One summer they rode across the bay with friends to St. Michael’s, Maryland, for blue crabs. On the way back, a dangerous storm popped up out of nowhere. With a torrential downpour and strong winds, the boat was pitching, and her dad, an experienced captain, yelled, “Get your lifejackets on and go below deck!” Her father had to stay on the bridge, navigating the mouth of the Bush River off the Chesapeake Bay, and used a rope to strap himself to the chair as the boat’s bridge would kiss the water as it rolled back and forth. Christy, her mother, and sisters could hear over the marine radio, “Mayday, mayday . . . please, someone help!” Had he not navigated the vessel, they would not have survived.
Her husband knew Christy while growing up, although they were just friends. Within a few years, they fell in love, and as she got off the plane, he proposed to her in a Denver airport as complete strangers applauded. Their long-distance relationship paid off, and they both used their hard work ethic to stay committed as they would drive hours to see each other when their jobs would move them to different cities.
The adventure continued as she took a job nannying the girl who voiced Dora in one of the movies, worked at the bank MBNA America in the balance transfer department, and trained new people in the telemarketing department. She would train college kids, who were her own age, how to sell banking products. At times they would turn to her and say, “This is impossible, I can’t sell to this customer.”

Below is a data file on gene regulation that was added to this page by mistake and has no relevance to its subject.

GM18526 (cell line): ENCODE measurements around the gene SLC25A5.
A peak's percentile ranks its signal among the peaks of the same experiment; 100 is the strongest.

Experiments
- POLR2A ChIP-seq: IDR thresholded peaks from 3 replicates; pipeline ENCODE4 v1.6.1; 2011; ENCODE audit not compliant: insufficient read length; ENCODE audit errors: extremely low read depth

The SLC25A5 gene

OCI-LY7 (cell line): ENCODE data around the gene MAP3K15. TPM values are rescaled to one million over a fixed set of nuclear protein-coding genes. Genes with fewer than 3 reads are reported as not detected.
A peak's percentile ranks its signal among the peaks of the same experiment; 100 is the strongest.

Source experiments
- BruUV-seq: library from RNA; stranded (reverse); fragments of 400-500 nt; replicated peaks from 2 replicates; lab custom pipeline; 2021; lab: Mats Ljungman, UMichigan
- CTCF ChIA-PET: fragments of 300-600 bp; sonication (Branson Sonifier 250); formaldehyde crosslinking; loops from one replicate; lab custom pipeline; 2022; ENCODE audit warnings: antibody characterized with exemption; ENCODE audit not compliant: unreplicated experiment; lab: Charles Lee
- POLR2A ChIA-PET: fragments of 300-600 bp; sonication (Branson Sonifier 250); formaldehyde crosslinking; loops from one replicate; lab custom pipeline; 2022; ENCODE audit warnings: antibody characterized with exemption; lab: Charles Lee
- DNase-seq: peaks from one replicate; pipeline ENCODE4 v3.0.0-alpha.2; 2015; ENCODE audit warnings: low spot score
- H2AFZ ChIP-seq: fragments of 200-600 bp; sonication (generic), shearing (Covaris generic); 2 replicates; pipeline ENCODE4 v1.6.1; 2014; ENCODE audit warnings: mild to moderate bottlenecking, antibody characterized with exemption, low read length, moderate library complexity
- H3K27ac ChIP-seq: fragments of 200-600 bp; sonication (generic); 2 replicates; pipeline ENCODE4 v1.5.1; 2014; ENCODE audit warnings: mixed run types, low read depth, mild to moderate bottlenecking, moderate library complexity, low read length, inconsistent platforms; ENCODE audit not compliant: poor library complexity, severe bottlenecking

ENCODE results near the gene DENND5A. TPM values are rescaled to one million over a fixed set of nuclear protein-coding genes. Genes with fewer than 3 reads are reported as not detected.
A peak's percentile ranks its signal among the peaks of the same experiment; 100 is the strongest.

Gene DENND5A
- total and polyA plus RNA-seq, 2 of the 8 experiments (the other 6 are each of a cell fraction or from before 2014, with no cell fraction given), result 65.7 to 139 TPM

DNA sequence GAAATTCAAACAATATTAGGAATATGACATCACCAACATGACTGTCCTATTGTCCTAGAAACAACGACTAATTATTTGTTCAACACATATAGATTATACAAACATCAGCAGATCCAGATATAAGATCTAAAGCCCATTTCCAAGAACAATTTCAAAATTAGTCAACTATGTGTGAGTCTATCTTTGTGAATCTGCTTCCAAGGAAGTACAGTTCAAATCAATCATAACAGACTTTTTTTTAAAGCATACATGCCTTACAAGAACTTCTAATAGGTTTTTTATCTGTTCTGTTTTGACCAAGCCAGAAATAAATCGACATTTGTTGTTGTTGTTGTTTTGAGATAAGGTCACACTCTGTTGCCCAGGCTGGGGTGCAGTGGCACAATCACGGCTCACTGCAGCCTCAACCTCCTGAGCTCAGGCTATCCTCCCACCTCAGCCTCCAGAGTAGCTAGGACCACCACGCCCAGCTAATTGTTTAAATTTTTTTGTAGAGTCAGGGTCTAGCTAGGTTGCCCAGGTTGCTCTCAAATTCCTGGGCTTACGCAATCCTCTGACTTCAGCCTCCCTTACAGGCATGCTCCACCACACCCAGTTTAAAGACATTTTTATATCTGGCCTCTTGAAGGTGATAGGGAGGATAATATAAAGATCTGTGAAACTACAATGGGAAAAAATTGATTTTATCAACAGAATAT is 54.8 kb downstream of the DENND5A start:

Christy would hold out her hand. “Give me the phone, and I’ll show you how to do it.”
At that point, everybody in the call center would stop and listen to Christy effortlessly offer the customer options for the products the bank had to offer and come away proving that she could sell anything . . . even a stapler.
That was what she had to sell when she and her husband Larry moved to Indiana and Christy interviewed for a new job at Bank One, which is now JPMorgan Chase. Originally, she went in to open up a bank account with a large check she and her husband had earned from the sale of their other house. But with ripped jeans and an oversized sweatshirt, they weren’t sure she had obtained the check . . . legally.